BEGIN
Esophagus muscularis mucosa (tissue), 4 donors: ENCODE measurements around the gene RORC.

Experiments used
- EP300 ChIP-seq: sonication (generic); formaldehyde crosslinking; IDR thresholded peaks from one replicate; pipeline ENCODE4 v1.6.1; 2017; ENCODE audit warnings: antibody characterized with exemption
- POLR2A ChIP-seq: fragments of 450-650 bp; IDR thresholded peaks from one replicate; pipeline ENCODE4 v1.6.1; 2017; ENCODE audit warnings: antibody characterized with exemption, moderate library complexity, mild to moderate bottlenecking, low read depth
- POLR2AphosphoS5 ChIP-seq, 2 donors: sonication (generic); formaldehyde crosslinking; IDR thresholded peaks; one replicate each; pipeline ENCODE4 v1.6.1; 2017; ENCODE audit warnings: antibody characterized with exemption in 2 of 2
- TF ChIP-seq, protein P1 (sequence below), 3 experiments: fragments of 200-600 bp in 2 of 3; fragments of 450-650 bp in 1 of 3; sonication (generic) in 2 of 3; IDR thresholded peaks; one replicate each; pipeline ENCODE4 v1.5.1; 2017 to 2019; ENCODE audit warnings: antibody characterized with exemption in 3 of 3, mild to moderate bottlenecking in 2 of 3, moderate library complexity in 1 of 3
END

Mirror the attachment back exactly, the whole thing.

Esophagus muscularis mucosa (tissue), 4 donors: ENCODE measurements around the gene RORC.

Experiments used
- EP300 ChIP-seq: sonication (generic); formaldehyde crosslinking; IDR thresholded peaks from one replicate; pipeline ENCODE4 v1.6.1; 2017; ENCODE audit warnings: antibody characterized with exemption
- POLR2A ChIP-seq: fragments of 450-650 bp; IDR thresholded peaks from one replicate; pipeline ENCODE4 v1.6.1; 2017; ENCODE audit warnings: antibody characterized with exemption, moderate library complexity, mild to moderate bottlenecking, low read depth
- POLR2AphosphoS5 ChIP-seq, 2 donors: sonication (generic); formaldehyde crosslinking; IDR thresholded peaks; one replicate each; pipeline ENCODE4 v1.6.1; 2017; ENCODE audit warnings: antibody characterized with exemption in 2 of 2
- TF ChIP-seq, protein P1 (sequence below), 3 experiments: fragments of 200-600 bp in 2 of 3; fragments of 450-650 bp in 1 of 3; sonication (generic) in 2 of 3; IDR thresholded peaks; one replicate each; pipeline ENCODE4 v1.5.1; 2017 to 2019; ENCODE audit warnings: antibody characterized with exemption in 3 of 3, mild to moderate bottlenecking in 2 of 3, moderate library complexity in 1 of 3